Blackcomb Mountain is the left-most (northern) mountain when looking at the Whistler-Blackcomb ski area from Whistler Village. It has a lift-serviced elevation of 2240 metres (7,347 ft) at the top of the 7th Heaven chair – Blackcomb Mountain itself is higher at 2440 meters (8000 ft), but unlike Whistler the peak is not lift-served. Blackcomb has a higher skiable vertical, at 1565 meters (5,133 ft), and less in-bound skiing area at 3,414 acres (1,382 ha). It is served by 17 lifts; 1 gondola, 6 high-speed quads, 3 fixed-grip triples and 7 surface lifts, as well as the end-station for the Peak 2 Peak. Blackcomb is the location of the world famous "Couloir Extreme" run, which is one of the top ten steep in-bounds runs in the world according to Skiing Magazine. Originally called the Saudan Couloir by local skiers even before it was part of the ski area, the company eventually had to drop the name when extreme skier Sylvain Saudan complained about the unauthorised use of his name.

The two previously separate ski areas of Whistler and Blackcomb were integrated into one operation in 1997 after Intrawest merged with Whistler Mountain Ski Corporation. Ticketing, pass, and access control systems for the two ski areas were fully integrated in 2003. Together, Whistler and Blackcomb form the largest ski area in North America at 8,171 acres (33 km2), 54% larger than that of Vail, the next largest, which has 5,289 acres (21.40 km2). Either mountain alone would be in the top-five in terms of size.

The mountains are accessed primarily via three gondolas, Blackcomb Excalibur Gondola and Whistler Mountain Village Gondola in the Village, and the Whistler Creekside Gondola to the south in the Creekside area. Alternates include several high-speed quads. The primary skiing terrain starts about one-third up the mountains. Ski-outs to the valley are usually possible during the months of December through April. The mid- and upper- areas are serviced by 10 high-speed detachable chairs and 5 fixed-grip lifts made by Lift Engineering, Doppelmayr and Poma. Four T-bars service the Horstman Glacier and the Whistler alpine regions and take skiers to the entrance to Blackcomb Glacier. The overall lift capacity, 65,507 skiers per hour, is the greatest in North America.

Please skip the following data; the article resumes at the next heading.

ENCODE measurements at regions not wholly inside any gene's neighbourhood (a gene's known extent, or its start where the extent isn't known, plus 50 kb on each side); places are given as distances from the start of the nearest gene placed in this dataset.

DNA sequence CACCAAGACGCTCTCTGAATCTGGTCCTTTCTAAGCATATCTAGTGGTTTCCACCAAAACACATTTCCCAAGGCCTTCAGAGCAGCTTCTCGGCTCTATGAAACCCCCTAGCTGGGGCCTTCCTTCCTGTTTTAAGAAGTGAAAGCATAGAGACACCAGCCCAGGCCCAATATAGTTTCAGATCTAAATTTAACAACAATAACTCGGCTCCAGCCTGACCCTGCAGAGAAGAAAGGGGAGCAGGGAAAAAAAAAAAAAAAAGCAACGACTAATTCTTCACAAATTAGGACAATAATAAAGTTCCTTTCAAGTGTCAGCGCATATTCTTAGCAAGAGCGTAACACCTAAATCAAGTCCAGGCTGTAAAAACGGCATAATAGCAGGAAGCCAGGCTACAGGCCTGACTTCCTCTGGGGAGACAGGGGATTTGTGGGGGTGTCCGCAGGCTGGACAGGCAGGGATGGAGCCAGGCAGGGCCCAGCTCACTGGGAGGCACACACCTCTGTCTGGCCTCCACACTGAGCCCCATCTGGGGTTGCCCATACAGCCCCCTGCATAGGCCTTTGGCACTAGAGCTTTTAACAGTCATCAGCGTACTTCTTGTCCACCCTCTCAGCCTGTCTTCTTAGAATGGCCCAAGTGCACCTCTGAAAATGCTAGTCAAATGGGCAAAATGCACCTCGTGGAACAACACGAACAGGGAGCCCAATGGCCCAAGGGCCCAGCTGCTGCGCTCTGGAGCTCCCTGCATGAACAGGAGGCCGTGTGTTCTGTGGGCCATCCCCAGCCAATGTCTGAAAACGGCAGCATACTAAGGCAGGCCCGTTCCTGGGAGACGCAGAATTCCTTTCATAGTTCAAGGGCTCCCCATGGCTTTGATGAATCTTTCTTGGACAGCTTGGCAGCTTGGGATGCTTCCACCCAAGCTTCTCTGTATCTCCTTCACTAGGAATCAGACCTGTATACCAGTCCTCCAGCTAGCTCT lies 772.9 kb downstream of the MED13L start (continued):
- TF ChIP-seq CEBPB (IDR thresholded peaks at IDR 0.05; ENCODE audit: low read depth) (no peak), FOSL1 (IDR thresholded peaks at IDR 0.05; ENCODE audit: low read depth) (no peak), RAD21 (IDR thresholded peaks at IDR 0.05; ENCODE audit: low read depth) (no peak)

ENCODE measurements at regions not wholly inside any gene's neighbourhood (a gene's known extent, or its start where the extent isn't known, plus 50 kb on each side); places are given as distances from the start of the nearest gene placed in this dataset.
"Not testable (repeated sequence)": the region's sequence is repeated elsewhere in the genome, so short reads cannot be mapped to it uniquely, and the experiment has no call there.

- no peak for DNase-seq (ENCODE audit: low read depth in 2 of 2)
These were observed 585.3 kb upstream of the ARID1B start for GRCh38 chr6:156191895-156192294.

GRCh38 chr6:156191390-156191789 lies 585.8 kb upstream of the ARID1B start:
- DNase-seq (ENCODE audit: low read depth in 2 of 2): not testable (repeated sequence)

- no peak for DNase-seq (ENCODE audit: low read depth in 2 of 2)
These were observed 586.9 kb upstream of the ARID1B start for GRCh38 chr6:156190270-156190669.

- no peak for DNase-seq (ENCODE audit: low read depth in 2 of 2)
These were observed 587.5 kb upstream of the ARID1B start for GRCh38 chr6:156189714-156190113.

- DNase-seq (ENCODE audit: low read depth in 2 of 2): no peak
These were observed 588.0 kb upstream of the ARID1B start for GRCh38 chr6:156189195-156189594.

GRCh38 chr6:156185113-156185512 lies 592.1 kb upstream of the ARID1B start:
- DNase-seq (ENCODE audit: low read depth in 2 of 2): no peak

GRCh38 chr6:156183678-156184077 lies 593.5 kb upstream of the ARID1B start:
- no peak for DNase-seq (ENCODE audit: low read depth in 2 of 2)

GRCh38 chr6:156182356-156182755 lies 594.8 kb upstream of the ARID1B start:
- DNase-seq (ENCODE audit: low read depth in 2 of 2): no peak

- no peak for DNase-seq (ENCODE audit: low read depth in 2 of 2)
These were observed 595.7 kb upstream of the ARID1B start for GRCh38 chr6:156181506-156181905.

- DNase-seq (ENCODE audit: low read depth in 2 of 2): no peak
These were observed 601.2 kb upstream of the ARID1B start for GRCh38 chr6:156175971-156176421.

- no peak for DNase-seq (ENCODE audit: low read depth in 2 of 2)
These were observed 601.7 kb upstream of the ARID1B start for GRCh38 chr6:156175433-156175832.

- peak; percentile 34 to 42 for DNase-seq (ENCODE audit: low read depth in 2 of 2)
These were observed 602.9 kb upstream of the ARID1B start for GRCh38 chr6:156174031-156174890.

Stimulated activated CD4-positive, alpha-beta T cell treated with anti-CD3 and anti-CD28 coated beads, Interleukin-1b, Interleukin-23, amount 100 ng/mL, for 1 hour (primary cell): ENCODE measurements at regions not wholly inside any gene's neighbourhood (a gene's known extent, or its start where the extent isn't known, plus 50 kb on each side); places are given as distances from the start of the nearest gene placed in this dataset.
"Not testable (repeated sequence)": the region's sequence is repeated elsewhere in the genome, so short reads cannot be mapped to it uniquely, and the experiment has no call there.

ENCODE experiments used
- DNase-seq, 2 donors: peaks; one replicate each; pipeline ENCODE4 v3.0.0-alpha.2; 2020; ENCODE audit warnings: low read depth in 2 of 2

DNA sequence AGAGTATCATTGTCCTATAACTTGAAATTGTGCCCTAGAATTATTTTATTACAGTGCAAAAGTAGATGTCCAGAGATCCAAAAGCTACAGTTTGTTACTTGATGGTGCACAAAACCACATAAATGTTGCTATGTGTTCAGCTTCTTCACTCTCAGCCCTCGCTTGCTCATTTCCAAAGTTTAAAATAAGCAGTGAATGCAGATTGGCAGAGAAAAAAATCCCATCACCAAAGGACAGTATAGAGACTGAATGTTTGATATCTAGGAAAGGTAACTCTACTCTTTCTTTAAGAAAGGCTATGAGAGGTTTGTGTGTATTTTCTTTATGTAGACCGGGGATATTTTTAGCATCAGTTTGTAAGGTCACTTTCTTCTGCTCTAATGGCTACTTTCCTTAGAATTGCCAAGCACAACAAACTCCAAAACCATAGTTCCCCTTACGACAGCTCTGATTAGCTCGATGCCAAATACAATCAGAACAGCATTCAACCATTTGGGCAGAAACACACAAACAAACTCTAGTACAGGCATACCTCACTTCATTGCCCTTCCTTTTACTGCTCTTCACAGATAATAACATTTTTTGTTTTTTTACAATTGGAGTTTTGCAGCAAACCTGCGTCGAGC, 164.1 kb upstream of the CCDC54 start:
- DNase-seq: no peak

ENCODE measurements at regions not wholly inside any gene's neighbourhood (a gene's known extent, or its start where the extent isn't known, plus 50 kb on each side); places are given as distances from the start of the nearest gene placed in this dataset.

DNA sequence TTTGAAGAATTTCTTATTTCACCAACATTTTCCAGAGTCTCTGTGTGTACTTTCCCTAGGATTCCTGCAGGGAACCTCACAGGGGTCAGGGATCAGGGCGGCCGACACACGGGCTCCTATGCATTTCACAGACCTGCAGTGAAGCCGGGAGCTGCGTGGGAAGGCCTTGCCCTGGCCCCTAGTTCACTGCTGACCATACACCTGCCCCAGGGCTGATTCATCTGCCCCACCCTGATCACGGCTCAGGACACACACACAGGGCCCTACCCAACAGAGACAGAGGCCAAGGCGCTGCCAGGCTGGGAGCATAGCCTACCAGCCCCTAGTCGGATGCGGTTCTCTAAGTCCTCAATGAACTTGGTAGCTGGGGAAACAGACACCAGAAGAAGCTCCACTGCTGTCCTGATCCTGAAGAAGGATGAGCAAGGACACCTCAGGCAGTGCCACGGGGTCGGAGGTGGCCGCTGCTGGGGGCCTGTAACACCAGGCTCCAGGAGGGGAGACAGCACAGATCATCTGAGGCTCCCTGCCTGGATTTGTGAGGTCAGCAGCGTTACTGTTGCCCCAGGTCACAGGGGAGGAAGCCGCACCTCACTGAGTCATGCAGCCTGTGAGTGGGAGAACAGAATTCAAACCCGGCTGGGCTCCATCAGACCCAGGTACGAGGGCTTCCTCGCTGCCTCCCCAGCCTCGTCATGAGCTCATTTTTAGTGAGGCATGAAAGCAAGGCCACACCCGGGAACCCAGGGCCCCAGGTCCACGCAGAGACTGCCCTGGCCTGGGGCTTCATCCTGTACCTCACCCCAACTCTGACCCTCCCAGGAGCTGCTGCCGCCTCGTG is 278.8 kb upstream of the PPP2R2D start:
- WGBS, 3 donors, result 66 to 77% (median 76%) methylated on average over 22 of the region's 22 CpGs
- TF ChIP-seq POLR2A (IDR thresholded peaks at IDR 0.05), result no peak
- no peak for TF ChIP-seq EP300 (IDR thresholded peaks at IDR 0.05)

Travelling from one mountain to the other, while staying in the ski area, was only possible at the valley elevation before 2008. It was only when Whistler Blackcomb connected the two mountains at approximately 1,800 m (6,000 ft) with the Peak 2 Peak Gondola that visitors could then travel between mountains without skiing down and taking the regular lifts up. This lift opened on December 12, 2008. The lift has a total length of 4.4 km (2.7 mi) and the longest unsupported span for a lift of its kind in the world at 3.02 km (1.88 mi) while also having the highest ground clearance for a lift of its kind, 436 m (1,427 ft) above the valley floor.

Whistler Village, which is part of the Resort Municipality of Whistler, a geo-political entity not directly associated with the resort company's operation, is situated at the base of the Whistler Mountain Village Gondola and Blackcomb Excalibur Gondola. The Village incorporates community services, shops, entertainment venues, restaurants, bars, hotels, condominiums and vacation properties. The Village is 675 m (2,214 ft) above sea level, and is located 137 km (85 mi) from Vancouver International Airport.

Microsoft Windows XP is codenamed "Whistler" after this ski resort, as many Microsoft employees skied at this resort during its development.